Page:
Why the Weinstein Story Has Been So Huge

Until we confront rape culture as a whole, the #MeToo testimonies will continue.

Susan J. Douglas October 30, 2017

People, mostly women gathered in Toulouse, France on October 29th 2017, to denounce sexual harassment after the Harvey Weinstein' scandal. (Photo by Alain Pitton/NurPhoto via Getty Images)

The Har­vey Wein­stein scan­dal hur­tled like an aster­oid into Plan­et Media, with debris still fly­ing. Fired from the com­pa­ny he found­ed, stripped of his mem­ber­ship in the Acad­e­my of Motion Pic­ture Arts and Sci­ences, vehe­ment­ly cas­ti­gat­ed by var­i­ous A‑listers as well as act­ing aspi­rants, and prompt­ing a mas­sive, extra­or­di­nary social media cam­paign, #MeToo, Wein­stein has become a dark hole into which so many are pour­ing so much out­rage. Why has this sto­ry been so huge? It goes with­out say­ing that his decades-long behav­ior has been despi­ca­ble, but then we had a pres­i­den­tial candidate’s boast about grop­ing women at will dis­missed as lock­er-room talk,” and he’s now pres­i­dent. And while the Roger Ailes and Bill O’Reilly harass­ment scan­dals were major sto­ries, they were noth­ing like this. What has made this scan­dal blow up? And when the dust set­tles, will any­thing have changed?

Arrogant, bullying, entitled and totally abusing his power, Weinstein is a perfect piñata to bash with our 'impeachment now'-embossed shillelaghs.

First, it wasn’t just women; reports sug­gest that many men suf­fered ver­bal abuse from Wein­stein and are lux­u­ri­at­ing in schaden­freude. On a plane about 10 years ago, I met a man who had worked with Wein­stein and described him as a total prick.” Accounts have emerged of his pub­licly humil­i­at­ing men, which bred keen, fes­ter­ing resent­ment. If it had just been women who had been harassed, assault­ed and humil­i­at­ed — while men had been treat­ed with respect, even def­er­ence — would the sto­ry have had the legs it did?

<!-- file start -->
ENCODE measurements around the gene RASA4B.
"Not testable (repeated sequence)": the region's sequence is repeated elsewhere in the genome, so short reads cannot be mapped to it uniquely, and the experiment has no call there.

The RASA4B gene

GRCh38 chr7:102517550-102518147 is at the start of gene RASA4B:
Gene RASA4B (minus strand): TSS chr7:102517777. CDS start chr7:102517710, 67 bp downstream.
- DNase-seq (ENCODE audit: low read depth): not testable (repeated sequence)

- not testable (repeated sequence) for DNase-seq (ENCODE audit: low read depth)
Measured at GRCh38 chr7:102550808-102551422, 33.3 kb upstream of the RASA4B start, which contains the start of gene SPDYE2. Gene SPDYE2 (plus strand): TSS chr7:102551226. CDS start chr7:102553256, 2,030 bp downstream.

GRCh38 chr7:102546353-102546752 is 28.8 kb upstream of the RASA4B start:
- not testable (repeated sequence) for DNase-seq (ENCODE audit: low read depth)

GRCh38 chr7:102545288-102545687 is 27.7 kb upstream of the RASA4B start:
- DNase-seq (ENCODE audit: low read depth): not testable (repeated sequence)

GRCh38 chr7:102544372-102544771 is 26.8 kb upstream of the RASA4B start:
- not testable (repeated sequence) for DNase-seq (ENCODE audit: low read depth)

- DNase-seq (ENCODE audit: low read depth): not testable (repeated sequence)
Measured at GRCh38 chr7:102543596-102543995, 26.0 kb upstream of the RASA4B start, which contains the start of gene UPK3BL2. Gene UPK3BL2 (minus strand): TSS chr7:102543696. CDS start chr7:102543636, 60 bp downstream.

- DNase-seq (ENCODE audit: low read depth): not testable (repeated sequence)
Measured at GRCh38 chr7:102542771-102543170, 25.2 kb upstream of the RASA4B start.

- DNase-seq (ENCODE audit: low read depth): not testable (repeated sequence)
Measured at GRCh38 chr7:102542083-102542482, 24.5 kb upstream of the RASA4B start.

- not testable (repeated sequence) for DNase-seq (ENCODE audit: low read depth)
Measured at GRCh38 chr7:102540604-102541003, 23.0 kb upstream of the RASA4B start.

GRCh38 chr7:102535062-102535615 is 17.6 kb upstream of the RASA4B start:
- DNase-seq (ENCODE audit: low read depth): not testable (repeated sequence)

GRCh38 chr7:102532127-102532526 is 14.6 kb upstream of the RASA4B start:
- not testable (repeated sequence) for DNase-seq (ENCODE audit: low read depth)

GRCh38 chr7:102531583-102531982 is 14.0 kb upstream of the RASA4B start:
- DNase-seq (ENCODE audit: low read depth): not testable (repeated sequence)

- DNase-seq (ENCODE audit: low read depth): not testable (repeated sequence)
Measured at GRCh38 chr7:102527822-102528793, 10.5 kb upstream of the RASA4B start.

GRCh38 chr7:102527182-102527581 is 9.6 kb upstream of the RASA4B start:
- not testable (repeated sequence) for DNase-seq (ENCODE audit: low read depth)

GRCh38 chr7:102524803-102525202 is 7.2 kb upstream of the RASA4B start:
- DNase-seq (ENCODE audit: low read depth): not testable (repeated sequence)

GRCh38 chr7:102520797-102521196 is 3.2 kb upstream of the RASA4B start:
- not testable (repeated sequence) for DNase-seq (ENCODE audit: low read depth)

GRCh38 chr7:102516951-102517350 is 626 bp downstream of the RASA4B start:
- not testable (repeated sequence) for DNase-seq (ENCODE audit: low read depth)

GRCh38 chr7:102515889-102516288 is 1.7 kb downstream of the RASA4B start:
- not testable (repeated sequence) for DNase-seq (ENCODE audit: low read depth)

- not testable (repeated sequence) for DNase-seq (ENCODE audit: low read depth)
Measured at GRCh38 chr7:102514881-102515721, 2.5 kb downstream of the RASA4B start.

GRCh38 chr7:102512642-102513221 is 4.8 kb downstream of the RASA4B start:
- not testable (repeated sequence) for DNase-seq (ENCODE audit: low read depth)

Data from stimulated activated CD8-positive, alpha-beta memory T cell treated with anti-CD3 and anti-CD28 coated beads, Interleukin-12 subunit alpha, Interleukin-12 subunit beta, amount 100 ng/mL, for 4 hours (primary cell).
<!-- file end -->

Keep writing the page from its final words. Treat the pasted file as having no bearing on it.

Then, of course, there is one-upman­ship in the media (print win­ning the day over a timid NBC), as well as over­com­pen­sa­tion for years of ignor­ing or alleged­ly spik­ing sto­ries about this open secret.” Remem­ber that, despite the increased num­bers of attrac­tive young women in sleeve­less dress­es on the cable news chan­nels, the news media remains dom­i­nat­ed by rich and pow­er­ful white men. Maybe, too, there was shame in hav­ing picked up plant­ed smear sto­ries about those who threat­ened to expose Wein­stein. Ronan Far­row, author of the bomb­shell New York­er sto­ry, which includ­ed far more detail than the ini­tial New York Times exposé, says that he first pitched the piece to NBC, which declined to pur­sue it. Far­row not­ed the ser­i­al man­ner in which Wein­stein used legal threats to sup­press neg­a­tive sto­ries. Now, with the courage of so many women as a shield, those out­lets that were cow­ards, or com­plic­it, can trum­pet their out­rage and act like they’ve been cham­pi­oning women all along.

But per­haps the biggest rea­son for the pub­lic flog­ging of Wein­stein is that he is a sur­ro­gate for Trump, the self-admit­ted preda­tor we couldn’t keep out of the pres­i­den­cy. Yes, Wein­stein is rep­re­hen­si­ble, but Trump-the-preda­tor is using his ill-begot­ten office to sys­tem­at­i­cal­ly attack immi­grants, the LGBTQ com­mu­ni­ty, peo­ple of col­or, women and peo­ple who need health­care, while ignor­ing dis­as­ter vic­tims in Puer­to Rico, pil­lag­ing the envi­ron­ment, and tak­ing us to the brink of war. And for the moment, we can do lit­tle to noth­ing about it. Wein­stein is the dis­gust­ing dirt bag onto which we can project our fury and frus­tra­tion. Arro­gant, bul­ly­ing, enti­tled and total­ly abus­ing his pow­er, Wein­stein is a per­fect piña­ta to bash with our impeach­ment now”-embossed shillelaghs.

While the main­stream media, with their focus on indi­vid­u­als and celebri­ty, is wait­ing to see which woman will come for­ward next and which man can be the next punch­ing bag, more than 4 mil­lion peo­ple on Face­book, as of this writ­ing, have post­ed #MeToo. These peo­ple, most of them women, don’t nec­es­sar­i­ly care which famous guy is next. They are tes­ti­fy­ing to what’s been left out of the cov­er­age: the utter nor­mal­iza­tion of sex­u­al harass­ment and assault in our soci­ety, and the rape cul­ture that per­mit­ted Trump to get elect­ed. So yes, it’s sat­is­fy­ing to exco­ri­ate Wein­stein and use him to sym­bol­i­cal­ly exor­cise Trump, but until rape cul­ture ceas­es to be a gov­ern­ing ele­ment of our soci­ety, all too many women will still be say­ing, Me, too,” Me, too,” Me, too.”

#MeToo seeks to trans­form such behav­ior from nor­mal,” to being seen as weird, per­verse, pathet­ic — and action­able. And to tar every­one who does it with our new term of oppro­bri­um: a Weinstein.” 

Susan J. Dou­glas is a pro­fes­sor of com­mu­ni­ca­tions at the Uni­ver­si­ty of Michi­gan and a senior edi­tor at In These Times. Her forth­com­ing book is In Our Prime: How Old­er Women Are Rein­vent­ing the Road Ahead..
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